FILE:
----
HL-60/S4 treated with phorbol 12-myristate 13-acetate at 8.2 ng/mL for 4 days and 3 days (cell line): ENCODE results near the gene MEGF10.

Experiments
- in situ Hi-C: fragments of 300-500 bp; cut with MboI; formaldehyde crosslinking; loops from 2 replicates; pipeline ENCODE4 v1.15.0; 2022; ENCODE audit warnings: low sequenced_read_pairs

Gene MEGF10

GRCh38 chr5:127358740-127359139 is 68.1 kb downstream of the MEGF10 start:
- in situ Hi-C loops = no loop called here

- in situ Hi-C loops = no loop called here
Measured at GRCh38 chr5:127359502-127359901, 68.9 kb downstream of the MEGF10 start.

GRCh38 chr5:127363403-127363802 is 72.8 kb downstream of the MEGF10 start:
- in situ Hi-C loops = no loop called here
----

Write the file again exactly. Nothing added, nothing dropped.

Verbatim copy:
HL-60/S4 treated with phorbol 12-myristate 13-acetate at 8.2 ng/mL for 4 days and 3 days (cell line): ENCODE results near the gene MEGF10.

Experiments
- in situ Hi-C: fragments of 300-500 bp; cut with MboI; formaldehyde crosslinking; loops from 2 replicates; pipeline ENCODE4 v1.15.0; 2022; ENCODE audit warnings: low sequenced_read_pairs

Gene MEGF10

GRCh38 chr5:127358740-127359139 is 68.1 kb downstream of the MEGF10 start:
- in situ Hi-C loops = no loop called here

- in situ Hi-C loops = no loop called here
Measured at GRCh38 chr5:127359502-127359901, 68.9 kb downstream of the MEGF10 start.

GRCh38 chr5:127363403-127363802 is 72.8 kb downstream of the MEGF10 start:
- in situ Hi-C loops = no loop called here